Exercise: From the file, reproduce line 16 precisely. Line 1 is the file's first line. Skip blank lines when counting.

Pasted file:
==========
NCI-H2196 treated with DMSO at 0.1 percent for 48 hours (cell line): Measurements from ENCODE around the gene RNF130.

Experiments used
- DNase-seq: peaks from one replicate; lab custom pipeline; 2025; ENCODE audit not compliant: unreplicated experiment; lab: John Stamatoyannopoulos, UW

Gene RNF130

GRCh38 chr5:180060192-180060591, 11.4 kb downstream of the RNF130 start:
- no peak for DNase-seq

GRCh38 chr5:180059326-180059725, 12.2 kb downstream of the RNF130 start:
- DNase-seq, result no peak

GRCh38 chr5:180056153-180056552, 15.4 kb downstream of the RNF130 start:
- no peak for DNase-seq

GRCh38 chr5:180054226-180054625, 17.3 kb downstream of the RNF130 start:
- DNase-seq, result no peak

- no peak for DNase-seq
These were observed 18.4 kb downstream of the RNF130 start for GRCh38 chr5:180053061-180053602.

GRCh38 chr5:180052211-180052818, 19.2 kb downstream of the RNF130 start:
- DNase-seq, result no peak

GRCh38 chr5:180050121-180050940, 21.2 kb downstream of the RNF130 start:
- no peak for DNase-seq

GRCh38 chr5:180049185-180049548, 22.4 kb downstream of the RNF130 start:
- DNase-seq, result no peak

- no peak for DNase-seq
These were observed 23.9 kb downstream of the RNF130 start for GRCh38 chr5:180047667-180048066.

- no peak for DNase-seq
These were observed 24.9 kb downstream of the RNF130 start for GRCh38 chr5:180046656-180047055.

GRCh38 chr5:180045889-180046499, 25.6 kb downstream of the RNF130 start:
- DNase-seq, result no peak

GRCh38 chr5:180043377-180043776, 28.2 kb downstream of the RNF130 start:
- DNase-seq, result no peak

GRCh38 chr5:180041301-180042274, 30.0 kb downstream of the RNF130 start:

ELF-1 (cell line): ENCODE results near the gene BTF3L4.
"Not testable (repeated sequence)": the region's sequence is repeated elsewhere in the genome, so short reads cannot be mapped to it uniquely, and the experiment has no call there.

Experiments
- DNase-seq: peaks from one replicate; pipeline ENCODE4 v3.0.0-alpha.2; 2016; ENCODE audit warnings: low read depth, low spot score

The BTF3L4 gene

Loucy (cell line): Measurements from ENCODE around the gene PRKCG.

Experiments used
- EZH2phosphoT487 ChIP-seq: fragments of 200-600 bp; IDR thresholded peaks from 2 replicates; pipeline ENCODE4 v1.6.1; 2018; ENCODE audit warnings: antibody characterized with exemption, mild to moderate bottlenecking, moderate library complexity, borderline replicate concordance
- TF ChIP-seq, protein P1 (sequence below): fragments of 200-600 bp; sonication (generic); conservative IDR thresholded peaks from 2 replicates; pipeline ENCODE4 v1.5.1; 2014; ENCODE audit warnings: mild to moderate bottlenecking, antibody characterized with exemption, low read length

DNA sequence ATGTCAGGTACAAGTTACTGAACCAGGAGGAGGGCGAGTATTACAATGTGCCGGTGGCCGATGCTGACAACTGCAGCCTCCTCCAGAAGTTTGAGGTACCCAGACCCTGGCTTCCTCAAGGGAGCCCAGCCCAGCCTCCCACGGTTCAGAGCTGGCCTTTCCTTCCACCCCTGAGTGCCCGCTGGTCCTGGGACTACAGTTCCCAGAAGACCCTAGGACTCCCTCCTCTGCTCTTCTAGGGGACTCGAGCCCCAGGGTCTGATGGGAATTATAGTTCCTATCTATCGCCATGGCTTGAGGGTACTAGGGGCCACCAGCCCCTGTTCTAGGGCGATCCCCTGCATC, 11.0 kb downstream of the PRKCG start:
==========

- DNase-seq, result no peak